Youth battle a waste incinerator.
It is the threat of dangerous air pollution that has pupils at Curtis Bay’s Benjamin Franklin High School leaving the classroom and showing in the streets of Baltimore.
In Curtis Bay, a neglected waterfront neighborhood in the northwestern fringes of Baltimore, an alliance of environmental activists and local groups–such as an energetic and inventive group of high school students–has succeeded in holding off the construction of an great trash incinerator project.
The pupils wowed members of the Baltimore Board of Education this May with a demonstration that mixed closely researched public and environmental health evaluation with a hip-hop pattern that’d board members around their feet. Greg Sawtell, a secretary with Baltimore-based United Workers (among many organizations allied against the incinerator), says conversations with faculty board members because have left him optimistic that they will oppose the project.
although planning work on the incinerator started last year, full-scale construction is postponed, and the projected completion date has been pushed to 2016 from a first estimate of 2013. Opponents are reluctant to claim sole credit for the delays, as there also have been financing and regulatory problems, but believe their efforts are sharpening scrutiny and slowing progress.
Discuss of the so-called trash-to-energy incinerator plant started some five years back, after chemical manufacturer FMC Corp closed a pesticide plant, eliminating 130 jobs (such as 71 union jobs with the United Steelworkers) and leaving empty a sizable parcel of property zoned for heavy industry. The website straddles the Curtis Bay and Fairfield areas of the city, elements of which have large African inhabitants. To many political and community leaders in this deindustrialized and job-starved part of the city–which is located far from the famed Inner Harbor or Fells Point entertainment districts–it seemed like a boon when Energy Answers Inc., an Albany, New York-based power development company, appeared on the scene to propose a plant that would burn construction and commercial waste to produce electricity. Energy Answers billed the plant as a means to restore up to 200 occupations and supply clean, low-cost energy.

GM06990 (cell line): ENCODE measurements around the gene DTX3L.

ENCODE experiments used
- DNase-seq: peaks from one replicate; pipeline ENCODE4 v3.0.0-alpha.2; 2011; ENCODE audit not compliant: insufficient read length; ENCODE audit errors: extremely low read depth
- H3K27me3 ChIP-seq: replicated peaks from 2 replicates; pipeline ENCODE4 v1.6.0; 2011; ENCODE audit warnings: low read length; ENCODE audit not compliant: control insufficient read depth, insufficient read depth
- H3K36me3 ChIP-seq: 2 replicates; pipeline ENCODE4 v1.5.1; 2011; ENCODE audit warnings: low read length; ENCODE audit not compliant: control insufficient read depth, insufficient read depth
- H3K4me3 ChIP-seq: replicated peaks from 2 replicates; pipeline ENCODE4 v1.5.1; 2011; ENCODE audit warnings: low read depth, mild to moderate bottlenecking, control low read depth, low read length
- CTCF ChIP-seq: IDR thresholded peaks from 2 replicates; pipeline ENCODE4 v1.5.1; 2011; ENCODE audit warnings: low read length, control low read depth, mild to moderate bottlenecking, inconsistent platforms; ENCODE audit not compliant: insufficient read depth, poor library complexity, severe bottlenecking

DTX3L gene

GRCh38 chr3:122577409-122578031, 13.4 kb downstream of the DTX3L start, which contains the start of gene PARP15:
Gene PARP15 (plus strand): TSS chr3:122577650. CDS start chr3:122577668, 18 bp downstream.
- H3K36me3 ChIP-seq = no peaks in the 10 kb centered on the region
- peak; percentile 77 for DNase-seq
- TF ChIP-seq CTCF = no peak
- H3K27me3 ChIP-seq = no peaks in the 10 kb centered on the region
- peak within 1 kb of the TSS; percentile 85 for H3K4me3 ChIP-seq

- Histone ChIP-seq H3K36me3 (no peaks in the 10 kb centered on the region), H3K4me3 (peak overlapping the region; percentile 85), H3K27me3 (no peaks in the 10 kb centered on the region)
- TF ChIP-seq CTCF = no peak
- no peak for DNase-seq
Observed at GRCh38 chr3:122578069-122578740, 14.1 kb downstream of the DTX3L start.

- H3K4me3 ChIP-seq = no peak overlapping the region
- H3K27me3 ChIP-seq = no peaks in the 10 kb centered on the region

Initially, Energy Answers fought to find loans and missed a deadline to procure national stimulus money. However, in May 2011, the project got a big boost when O’Malley signed legislation to help make the plant profitable through a complicated pollution credits scheme that would funnel money to Energy Answers for producing so-called clean electricity. (A couple of days after, Energy Answers gave $100,000 in campaign contributions to the Democratic Governors Association, chaired by O’Malley.)
However, for locals, the bloom was already coming from the rose. It had emerged that an estimated 400 to 600 exhaust-spewing trucks carrying waste tires, plastics, plastics and construction materials would travel throughout the roads of Curtis Bay every day to feed the plant. The incinerator itself will burn up to 4,000 tons of waste each day for a long time — increasing more erratic public health issues. In a recent Baltimore Sun op-ed urging cancellation of the project, Gwen DuBois, of Chesapeake Physicians for Social Responsibility, said the plant can emit dioxin, mercury and other heavy metals, which can cause cancer and other ailments.